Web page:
The California primary may occur on Feb 5., but the presidential race hit Mills College three days earlier.
Not even rain could keep Mills women from jam- packing the Student Union at 10 a.m. in order to hear Chelsea Clinton speak.
People cheered and shouted the Mills cheer as Chelsea Clinton began her hour-long question and answer session, encouraging Mills women to vote for her mother, Democratic candidate Sen. Hillary Clinton.
Chelsea explained her mother’s stances on political and social issues, which included health reform, immigration and sex education.
“I am here to talk – really answer questions about my mom. I am more proud of her than anyone I’ve known,” Chelsea Clinton said.
Some Mills students enjoyed Chelsea Clinton’s visit. “I think she is one of the most recognizable young people in the political realm,” said Freshwoman Jenny Irizary.
Jane Whitfield, a Mills alumna from ’96, was also satisfied. “Chelsea was well spoken,” she said. “I’m very impressed with the quality of speakers Mills has had.”
According to President Janet Holmgren, the College has been trying to get a representative of Hillary Clinton to speak on campus since Clinton’s campaign asked Holmgren to speak at the National Women’s Finance Council Summit in Washington D.C. on Oct. 17, 2007.
On Wed. Jan. 30, Chelsea Clinton agreed to speak at Mills College, giving the campus two days to coordinate the event, according to President Holmgren.
President Holmgren considers the effort worthwhile: “We’re really proud to have the daughter of the first woman candidate who really has a shot at the White House.”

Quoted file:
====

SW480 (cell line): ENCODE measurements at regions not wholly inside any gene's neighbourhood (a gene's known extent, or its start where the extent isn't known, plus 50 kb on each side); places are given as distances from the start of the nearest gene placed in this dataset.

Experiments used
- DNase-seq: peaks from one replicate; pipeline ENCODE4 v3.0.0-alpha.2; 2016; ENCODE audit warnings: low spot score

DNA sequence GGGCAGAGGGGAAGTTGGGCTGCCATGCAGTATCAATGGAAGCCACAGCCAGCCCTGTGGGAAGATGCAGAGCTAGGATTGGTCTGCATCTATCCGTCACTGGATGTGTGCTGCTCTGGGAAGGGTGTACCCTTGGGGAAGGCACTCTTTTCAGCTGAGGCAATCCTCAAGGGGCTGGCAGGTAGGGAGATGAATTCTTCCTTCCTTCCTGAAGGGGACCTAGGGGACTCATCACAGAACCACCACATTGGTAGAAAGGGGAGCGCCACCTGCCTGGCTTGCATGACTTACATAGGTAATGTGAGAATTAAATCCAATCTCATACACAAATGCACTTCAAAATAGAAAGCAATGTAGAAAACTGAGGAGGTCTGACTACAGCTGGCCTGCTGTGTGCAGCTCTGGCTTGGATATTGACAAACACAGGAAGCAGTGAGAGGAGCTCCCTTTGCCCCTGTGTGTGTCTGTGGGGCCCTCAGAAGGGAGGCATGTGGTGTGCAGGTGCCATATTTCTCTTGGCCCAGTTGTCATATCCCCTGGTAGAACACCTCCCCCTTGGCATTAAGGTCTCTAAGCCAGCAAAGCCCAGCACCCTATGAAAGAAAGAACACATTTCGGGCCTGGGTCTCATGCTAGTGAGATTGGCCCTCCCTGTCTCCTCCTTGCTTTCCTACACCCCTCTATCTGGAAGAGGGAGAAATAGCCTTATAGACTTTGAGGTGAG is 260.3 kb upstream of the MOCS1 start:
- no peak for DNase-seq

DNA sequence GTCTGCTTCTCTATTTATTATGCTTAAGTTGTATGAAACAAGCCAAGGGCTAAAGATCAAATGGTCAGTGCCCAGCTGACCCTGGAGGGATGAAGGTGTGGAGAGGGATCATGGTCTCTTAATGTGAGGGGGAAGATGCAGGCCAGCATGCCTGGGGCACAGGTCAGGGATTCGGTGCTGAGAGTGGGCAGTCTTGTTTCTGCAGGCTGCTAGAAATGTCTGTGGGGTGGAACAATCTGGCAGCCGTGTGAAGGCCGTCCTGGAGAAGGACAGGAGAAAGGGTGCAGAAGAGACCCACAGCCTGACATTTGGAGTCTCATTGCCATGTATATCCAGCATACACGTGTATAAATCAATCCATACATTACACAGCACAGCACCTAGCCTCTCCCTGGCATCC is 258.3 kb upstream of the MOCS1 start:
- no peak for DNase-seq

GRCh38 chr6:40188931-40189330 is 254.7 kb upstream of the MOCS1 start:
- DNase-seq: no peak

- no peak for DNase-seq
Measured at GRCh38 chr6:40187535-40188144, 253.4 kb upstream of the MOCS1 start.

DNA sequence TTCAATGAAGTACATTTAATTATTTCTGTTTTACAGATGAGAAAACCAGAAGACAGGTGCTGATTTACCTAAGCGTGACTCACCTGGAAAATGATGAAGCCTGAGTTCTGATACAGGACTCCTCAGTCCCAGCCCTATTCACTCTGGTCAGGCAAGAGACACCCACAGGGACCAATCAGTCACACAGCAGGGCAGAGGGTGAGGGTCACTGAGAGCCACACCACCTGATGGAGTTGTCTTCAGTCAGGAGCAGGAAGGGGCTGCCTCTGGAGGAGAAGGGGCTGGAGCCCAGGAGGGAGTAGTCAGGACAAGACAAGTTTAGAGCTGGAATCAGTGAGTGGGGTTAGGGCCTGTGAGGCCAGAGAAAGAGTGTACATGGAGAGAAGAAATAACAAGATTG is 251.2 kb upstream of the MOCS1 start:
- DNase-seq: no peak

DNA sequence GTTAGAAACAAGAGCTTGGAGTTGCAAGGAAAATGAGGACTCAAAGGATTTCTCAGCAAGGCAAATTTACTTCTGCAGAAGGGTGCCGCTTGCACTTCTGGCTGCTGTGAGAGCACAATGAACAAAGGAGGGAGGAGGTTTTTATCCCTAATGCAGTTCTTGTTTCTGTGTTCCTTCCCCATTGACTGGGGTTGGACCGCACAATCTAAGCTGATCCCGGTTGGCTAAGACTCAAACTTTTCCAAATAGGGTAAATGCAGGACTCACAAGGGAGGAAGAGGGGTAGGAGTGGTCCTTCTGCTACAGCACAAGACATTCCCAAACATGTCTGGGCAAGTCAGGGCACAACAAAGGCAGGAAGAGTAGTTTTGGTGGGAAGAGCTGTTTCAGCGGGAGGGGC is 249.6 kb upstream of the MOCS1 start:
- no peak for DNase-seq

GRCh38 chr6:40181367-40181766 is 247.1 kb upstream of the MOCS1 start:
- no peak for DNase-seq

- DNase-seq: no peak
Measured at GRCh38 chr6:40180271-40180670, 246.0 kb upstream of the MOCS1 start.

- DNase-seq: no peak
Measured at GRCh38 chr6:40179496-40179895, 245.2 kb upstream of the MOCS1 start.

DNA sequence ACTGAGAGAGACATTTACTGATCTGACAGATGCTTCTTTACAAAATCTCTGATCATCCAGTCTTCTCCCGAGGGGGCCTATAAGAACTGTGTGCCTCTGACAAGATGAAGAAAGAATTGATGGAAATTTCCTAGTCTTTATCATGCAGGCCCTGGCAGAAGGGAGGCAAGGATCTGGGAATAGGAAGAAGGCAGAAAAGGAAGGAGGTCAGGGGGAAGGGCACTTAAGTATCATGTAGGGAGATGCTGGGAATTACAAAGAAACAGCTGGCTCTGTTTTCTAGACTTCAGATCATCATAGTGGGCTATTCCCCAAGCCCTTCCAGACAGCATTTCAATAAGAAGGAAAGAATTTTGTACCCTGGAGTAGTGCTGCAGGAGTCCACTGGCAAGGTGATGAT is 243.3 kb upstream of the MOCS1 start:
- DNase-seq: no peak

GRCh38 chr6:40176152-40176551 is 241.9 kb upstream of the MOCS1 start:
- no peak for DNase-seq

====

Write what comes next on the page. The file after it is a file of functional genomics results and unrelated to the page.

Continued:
Before the program began, a group of Mills women distributed signs, stickers and other merchandise with slogans endorsing Hillary Clinton for president.
For some people, putting Hillary Clinton in office is a progressive step in gender relations.
“We’re in a moment of history, or should I say her-story,” ASMC President Alex Widmann, a senior, said during the event.
President Holmgren said that Chelsea Clinton’s speech is not a direct political endorsement from the College and that the campus welcomes all political points of view.
The Mills College press release on Jan. 31 reported a similar stance. “Mills College is non-partisan and does not endorse any candidate for office. The College considers part of its educational mission to offer these opportunities for the community.”
Free Mills College T-shirts in navy blue, pink, gray and lavender were available inside the Student Union.
Students were encouraged to wear the shirts backwards so that the Mills logo would be visible in pictures and video recordings of the event, according to Junior Hannah Peragine.
“Chelsea Clinton was there to talk to students. It’s important to make the presence of the students visible,” she said.
To ensure that everyone could hear Clinton speak, attendees were asked to R.S.V.P.. Even so, only the people who arrived before 9:30 a.m. received a seat.
Rows of people stood shoulder to shoulder around the folding chairs and craned their necks to see the former first daughter speak.
Chelsea’s talk at Mills is one of many she has scheduled across the nation. She has been campaigning for her mother since January, according to a Jan. 14 San Francisco Chronicle article.
Visit Hillary Clinton’s Web site www.hillaryclinton.com for more information on her political stances as well as campaign information.